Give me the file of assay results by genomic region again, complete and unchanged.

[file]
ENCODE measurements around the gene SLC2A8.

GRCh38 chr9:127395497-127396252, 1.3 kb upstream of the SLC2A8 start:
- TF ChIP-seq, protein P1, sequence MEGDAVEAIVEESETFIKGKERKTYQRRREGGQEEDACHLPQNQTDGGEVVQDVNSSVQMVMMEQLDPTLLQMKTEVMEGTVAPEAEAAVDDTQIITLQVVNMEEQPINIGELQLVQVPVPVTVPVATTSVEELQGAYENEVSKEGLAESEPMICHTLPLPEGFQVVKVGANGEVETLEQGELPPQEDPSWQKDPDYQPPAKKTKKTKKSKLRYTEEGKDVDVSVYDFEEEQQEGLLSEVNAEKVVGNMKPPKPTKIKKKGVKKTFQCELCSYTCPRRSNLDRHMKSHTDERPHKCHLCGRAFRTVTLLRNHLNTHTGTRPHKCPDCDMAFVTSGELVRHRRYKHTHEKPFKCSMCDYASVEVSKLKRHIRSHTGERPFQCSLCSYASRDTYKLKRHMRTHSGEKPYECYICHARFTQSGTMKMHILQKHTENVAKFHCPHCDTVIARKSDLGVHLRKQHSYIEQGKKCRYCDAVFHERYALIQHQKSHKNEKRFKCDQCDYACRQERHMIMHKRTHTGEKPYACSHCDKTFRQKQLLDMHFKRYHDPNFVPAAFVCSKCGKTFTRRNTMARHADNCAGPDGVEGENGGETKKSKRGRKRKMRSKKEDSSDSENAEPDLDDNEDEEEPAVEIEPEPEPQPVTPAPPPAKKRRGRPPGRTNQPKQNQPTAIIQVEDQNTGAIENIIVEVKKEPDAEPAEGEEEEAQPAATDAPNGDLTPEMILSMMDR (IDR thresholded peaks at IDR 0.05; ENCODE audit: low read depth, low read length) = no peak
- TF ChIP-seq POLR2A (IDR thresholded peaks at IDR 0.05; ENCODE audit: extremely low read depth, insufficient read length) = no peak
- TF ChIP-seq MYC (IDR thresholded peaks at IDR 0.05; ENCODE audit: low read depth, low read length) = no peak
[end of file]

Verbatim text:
ENCODE measurements around the gene SLC2A8.

GRCh38 chr9:127395497-127396252, 1.3 kb upstream of the SLC2A8 start:
- TF ChIP-seq, protein P1, sequence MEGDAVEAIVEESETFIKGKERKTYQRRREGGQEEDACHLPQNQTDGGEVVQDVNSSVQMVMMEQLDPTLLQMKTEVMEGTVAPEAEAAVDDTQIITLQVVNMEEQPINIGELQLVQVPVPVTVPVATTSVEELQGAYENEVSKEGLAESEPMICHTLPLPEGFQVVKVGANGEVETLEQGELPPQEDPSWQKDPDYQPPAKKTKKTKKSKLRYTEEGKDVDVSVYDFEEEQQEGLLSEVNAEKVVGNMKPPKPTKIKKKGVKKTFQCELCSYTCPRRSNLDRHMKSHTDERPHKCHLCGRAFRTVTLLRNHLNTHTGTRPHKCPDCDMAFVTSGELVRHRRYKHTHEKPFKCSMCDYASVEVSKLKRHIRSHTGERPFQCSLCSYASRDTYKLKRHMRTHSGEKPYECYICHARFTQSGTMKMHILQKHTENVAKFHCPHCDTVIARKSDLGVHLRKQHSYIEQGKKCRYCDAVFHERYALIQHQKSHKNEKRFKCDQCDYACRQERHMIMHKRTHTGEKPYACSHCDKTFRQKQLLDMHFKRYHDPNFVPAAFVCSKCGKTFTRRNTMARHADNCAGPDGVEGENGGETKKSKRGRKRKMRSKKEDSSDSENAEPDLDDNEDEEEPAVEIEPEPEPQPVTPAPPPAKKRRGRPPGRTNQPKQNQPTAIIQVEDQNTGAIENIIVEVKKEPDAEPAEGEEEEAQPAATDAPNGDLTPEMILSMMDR (IDR thresholded peaks at IDR 0.05; ENCODE audit: low read depth, low read length) = no peak
- TF ChIP-seq POLR2A (IDR thresholded peaks at IDR 0.05; ENCODE audit: extremely low read depth, insufficient read length) = no peak
- TF ChIP-seq MYC (IDR thresholded peaks at IDR 0.05; ENCODE audit: low read depth, low read length) = no peak